I'll use the British Royal Family as my example.
George I and George II were born in what is today known as Germany but at the time was the Holy Roman Empire. But ethnically they were German.
But starting from George III and ending with the current Monarch, Charles III and his grandchildren, they were all born and raised in the United Kingdom.
So the question does become how many generations does a family have to live in that country to be considered a native of that country?
Does the present British Royal Family have German Ancestry (along with other ancestry)? Absolutely! However, as I just mentioned, every monarch from George III until today has been born and raised in the United Kingdom I would call them native.
I'll use myself as an example. I was born and raised in the United States but my ancestry is Irish on both sides of the family as far back as we have researched. I am an American citizen as I was born and raised here but I am only about 4 generations away from my Irish ancestors coming to this country. Am I Irish even though I've never set foot in the country? Or am I an American because that's where I was born and raised?
Can the answer be both?
So Charles III has German Ancestry but because he was born and raised in the United Kingdom he can be considered a native of that country.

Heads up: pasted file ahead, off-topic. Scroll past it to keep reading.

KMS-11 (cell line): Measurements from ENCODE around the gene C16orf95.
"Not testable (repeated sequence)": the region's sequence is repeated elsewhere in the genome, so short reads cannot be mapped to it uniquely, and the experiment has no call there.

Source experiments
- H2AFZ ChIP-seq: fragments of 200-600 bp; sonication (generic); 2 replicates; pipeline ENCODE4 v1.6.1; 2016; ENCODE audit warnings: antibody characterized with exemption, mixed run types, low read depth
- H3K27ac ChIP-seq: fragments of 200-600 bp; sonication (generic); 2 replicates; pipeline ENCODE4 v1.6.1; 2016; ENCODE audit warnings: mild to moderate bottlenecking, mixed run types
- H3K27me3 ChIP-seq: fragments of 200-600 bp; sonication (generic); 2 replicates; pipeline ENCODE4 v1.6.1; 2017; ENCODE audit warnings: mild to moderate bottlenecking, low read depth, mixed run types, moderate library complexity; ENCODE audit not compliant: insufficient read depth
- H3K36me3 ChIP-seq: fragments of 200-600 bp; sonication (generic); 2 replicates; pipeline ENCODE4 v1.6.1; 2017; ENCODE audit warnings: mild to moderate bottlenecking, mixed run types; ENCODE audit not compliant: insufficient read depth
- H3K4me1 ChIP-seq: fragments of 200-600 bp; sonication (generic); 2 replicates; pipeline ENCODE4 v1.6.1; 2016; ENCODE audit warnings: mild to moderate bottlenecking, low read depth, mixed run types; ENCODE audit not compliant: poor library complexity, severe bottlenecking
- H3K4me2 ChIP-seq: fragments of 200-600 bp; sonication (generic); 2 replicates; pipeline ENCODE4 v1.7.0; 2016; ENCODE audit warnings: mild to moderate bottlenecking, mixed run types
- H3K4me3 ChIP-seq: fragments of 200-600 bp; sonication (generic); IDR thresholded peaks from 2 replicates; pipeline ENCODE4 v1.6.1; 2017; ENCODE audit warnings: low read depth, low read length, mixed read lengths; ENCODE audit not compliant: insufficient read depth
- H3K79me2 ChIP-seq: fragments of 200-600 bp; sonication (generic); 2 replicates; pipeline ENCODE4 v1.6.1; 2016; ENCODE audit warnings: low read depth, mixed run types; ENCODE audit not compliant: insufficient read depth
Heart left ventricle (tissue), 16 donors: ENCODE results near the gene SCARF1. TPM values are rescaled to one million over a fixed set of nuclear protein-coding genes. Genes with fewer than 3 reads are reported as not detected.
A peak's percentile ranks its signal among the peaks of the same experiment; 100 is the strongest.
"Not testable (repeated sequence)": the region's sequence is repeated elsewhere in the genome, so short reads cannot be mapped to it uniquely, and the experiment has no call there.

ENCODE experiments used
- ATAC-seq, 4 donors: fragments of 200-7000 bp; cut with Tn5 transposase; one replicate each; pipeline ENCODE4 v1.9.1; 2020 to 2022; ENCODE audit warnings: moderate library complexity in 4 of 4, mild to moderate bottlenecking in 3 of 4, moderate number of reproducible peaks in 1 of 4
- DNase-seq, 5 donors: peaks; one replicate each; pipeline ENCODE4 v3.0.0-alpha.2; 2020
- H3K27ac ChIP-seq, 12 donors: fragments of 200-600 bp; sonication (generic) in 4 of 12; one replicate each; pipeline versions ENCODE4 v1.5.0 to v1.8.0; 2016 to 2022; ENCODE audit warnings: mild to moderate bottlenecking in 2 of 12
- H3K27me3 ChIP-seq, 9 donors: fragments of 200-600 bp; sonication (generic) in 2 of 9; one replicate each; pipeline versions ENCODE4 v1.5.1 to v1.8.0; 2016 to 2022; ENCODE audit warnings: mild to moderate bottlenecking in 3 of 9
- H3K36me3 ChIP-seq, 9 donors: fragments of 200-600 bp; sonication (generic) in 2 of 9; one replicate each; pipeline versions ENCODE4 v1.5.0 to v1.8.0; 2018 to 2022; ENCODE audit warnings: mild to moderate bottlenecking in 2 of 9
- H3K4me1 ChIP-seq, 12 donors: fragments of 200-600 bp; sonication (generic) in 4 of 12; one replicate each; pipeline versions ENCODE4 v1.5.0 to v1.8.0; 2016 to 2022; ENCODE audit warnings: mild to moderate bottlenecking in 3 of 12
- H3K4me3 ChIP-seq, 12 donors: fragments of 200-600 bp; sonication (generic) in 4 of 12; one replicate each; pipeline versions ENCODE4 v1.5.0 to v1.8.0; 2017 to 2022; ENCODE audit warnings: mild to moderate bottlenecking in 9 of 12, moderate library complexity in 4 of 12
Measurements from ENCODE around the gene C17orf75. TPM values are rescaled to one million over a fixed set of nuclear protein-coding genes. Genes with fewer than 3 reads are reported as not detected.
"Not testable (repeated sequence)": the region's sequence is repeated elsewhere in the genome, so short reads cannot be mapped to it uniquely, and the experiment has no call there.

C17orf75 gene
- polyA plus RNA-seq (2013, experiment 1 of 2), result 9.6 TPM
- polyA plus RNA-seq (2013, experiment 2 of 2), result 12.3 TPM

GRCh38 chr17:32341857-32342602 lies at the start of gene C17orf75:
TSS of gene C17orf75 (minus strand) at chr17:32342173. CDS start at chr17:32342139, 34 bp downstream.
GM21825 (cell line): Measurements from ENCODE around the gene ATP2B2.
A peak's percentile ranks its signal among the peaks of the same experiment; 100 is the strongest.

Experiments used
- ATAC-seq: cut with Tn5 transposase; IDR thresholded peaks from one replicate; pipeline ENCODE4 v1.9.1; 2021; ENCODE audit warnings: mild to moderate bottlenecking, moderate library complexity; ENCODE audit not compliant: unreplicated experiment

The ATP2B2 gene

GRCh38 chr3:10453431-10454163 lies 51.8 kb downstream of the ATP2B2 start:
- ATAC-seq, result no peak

These are fascinating questions!
I just don't agree with the concept that if your male line comes from a country you are considered native but a female or mixed male and female line you are not native.
The Nassau dynasty was part of the Holy Roman Empire when Engelbrecht I of Nassau married Joanne of Polanen who was a wealthy heiress in another part of the Holy Roman Empire as the country of the Netherlands had not yet been established.
Joanne's ancestry goes back to the 12th century and through other lines the current king of the Netherlands is a descendant of 9th century rulers in Frisia. The same basically implies to most all reigning dynasties. Constantine II of Greece has ancestry that goes back to the Byzantine emperors. The line may not be from father to son but it does not alter the fact that he is their descendant.
If you follow the limited male line only than the Orleans of France are the only true native dynasty. Im excluded the Spanish line of Luis Alfonso because his line was not French for a few centuries and his father's claim to be a French national was based on his own mother Emanuelle Dampierre and not that his father was a Frenchman even though he was born a Spaniard.
But where did Hugo Capet come from? Nation states as we know today are the product of the Renaissance period or even later.